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Estate administration rules are uniform and understandable

When a loved one dies, there are some basic principles of estate administration in Texas that will help the surviving family to know what to do. First, the survivors must locate all estate planning papers, such as a will and trust documents. The records of all assets must be accumulated and examined. If all assets were owned jointly with a spouse, or with someone else with the right of survivorship, then there are no assets remaining and no need or reason to file an estate or engage in estate administration.

Thus, all property owned as husband and wife, or that is otherwise subject to the right of survivorship, passes automatically and instantaneously at death to the surviving spouse or other joint tenant(s). However, in the case where all assets are not jointly titled, and if there are significant assets in the decedent's name alone at death, then an estate will have to be opened and administered. With respect to retirement accounts, life insurance and investment accounts, if there is a specific beneficiary listed in the account papers, then the assets go directly to the beneficiary without passing through the decedent's estate.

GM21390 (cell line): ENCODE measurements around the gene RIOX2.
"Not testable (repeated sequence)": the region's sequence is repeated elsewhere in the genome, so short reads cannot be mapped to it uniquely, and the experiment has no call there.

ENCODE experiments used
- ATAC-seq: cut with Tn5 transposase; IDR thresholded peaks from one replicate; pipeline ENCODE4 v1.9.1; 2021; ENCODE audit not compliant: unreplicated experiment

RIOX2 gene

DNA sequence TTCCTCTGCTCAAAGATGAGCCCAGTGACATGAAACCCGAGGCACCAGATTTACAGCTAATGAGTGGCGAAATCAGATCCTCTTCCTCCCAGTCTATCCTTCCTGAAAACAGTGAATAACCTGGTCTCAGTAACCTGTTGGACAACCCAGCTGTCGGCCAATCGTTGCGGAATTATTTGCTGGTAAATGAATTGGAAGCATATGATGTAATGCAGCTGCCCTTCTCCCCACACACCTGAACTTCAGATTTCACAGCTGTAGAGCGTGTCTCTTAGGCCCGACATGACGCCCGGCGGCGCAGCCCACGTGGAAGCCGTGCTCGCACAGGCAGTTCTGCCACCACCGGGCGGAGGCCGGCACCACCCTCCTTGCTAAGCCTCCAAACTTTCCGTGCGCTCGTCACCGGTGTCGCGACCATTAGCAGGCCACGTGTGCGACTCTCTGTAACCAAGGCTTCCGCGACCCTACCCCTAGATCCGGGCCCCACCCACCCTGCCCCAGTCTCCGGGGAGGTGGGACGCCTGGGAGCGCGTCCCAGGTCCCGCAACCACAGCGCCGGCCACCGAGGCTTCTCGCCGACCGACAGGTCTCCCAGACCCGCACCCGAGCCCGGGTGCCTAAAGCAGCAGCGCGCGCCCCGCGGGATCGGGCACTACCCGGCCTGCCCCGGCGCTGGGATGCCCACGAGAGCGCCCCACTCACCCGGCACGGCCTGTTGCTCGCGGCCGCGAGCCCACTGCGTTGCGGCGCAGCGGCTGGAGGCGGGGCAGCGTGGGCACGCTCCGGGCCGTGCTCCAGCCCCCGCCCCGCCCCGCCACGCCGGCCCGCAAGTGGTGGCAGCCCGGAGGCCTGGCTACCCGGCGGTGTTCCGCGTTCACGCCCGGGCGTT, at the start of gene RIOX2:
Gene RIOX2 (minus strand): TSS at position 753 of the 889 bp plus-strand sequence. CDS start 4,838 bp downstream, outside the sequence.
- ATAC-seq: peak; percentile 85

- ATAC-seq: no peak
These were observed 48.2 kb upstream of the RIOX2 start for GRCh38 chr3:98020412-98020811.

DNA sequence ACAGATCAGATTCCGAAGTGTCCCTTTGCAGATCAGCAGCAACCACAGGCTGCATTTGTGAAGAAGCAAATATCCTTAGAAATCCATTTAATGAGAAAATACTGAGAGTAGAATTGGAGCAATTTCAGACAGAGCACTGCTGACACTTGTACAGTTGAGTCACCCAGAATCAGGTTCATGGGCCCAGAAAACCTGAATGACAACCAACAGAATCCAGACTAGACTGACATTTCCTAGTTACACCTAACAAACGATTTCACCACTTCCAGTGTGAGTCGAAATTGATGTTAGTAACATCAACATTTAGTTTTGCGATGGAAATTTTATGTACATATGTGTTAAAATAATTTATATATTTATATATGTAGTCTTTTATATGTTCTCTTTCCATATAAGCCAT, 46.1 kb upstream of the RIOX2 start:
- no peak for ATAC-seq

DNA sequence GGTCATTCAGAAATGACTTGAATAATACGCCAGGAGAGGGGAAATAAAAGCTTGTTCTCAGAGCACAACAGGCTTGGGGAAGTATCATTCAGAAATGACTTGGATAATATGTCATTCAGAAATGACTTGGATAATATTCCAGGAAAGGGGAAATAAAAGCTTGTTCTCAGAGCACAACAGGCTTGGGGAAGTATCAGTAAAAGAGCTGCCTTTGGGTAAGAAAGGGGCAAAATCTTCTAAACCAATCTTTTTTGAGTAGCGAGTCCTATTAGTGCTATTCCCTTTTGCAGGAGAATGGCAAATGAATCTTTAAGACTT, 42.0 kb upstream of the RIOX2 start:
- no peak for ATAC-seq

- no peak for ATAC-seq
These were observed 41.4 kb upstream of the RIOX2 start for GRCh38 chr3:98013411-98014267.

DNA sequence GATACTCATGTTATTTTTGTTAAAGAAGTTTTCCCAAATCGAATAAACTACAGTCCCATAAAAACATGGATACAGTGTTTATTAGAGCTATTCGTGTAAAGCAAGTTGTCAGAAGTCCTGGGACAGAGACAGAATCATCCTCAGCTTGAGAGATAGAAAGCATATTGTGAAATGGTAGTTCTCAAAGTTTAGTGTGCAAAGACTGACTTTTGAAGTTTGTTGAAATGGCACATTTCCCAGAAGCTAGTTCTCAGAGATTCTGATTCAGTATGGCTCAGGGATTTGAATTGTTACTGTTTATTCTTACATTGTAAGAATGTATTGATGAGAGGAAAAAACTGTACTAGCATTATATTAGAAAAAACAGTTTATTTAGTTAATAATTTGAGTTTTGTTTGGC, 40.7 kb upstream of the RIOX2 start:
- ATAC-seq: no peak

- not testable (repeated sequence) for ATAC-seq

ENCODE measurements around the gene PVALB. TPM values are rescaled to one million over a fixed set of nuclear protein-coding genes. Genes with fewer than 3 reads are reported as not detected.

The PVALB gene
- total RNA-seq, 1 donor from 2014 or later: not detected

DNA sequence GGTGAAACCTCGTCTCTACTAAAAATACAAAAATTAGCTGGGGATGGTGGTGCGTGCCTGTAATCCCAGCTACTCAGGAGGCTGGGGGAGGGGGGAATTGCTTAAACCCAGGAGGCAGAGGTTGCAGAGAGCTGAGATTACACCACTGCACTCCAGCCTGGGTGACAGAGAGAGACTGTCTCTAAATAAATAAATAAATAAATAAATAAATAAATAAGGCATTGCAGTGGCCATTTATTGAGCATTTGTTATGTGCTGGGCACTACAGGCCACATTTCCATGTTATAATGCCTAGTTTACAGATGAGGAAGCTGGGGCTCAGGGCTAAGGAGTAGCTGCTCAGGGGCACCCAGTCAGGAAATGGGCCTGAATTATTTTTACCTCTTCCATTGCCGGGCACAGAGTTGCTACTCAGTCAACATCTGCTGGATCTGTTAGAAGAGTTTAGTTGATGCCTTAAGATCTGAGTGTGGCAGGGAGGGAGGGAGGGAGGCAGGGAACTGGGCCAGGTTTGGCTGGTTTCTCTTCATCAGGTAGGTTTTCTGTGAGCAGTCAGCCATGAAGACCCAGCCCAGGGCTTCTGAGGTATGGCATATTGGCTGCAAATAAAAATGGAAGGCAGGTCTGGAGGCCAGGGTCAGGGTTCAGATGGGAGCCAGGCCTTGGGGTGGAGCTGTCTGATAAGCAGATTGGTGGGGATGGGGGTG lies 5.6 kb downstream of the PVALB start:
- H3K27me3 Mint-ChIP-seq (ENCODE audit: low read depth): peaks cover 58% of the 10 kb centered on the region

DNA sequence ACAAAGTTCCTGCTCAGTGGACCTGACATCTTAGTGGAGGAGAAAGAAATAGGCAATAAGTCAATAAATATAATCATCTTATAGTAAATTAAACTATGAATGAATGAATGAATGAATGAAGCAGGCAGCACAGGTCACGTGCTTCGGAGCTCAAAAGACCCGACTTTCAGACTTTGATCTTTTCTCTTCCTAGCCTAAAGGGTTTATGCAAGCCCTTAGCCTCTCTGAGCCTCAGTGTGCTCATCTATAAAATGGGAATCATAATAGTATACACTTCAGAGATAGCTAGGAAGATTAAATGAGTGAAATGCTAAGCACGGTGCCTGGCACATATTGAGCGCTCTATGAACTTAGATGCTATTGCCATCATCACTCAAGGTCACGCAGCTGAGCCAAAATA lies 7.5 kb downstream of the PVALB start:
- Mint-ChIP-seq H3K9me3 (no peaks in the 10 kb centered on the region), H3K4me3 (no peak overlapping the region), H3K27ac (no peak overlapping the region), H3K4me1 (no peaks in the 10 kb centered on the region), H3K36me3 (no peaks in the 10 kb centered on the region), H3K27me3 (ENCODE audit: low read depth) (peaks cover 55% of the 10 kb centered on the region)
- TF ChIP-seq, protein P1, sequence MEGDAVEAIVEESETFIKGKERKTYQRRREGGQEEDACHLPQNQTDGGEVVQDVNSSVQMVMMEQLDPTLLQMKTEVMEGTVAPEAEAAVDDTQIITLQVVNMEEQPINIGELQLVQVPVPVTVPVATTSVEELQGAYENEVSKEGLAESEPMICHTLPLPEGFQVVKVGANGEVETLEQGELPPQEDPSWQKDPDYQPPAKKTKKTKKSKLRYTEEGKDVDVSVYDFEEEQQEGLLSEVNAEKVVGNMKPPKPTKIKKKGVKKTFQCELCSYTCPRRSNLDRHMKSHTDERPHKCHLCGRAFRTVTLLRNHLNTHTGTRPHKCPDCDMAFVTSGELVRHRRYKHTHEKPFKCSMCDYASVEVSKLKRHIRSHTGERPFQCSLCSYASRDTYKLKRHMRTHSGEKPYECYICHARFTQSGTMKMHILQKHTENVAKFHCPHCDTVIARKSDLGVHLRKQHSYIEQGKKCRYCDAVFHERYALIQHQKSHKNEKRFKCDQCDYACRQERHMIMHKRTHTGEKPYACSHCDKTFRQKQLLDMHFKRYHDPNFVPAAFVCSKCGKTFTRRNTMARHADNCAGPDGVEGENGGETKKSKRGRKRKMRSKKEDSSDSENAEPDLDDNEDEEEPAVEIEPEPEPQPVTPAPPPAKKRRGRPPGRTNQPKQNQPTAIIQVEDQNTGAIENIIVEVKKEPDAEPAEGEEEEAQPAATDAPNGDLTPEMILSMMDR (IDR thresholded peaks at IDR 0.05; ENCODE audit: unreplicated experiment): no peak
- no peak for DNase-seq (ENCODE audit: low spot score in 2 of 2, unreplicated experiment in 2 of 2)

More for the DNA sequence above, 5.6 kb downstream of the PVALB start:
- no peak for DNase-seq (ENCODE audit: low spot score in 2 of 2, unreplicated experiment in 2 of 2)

Where no beneficiary is listed or where the beneficiary has died and no replacement listed, the asset will pass through the decedent's estate as part of the estate assets. The executor named in the will, or an administrator if there is no will, is responsible for filing and probating the estate. That person must obtain a certified copy of the death certificate and go to the county courthouse with the will and other pertinent documents.

If there are significant enough assets, a formal estate will be opened and the executor or other personal representative will be sworn in by the court clerk. From that point, the executor or administrator will have the duty of estate administration, i.e., collecting the assets, paying the bills and distributing the net assets to the heirs as per the will or per the state statutory preferences. These procedural rules and principles are applicable in Texas and all other states. 

Source: wxyz.com, "Tips you need to know to take a loved one's estate through probate", Nov. 18, 2016

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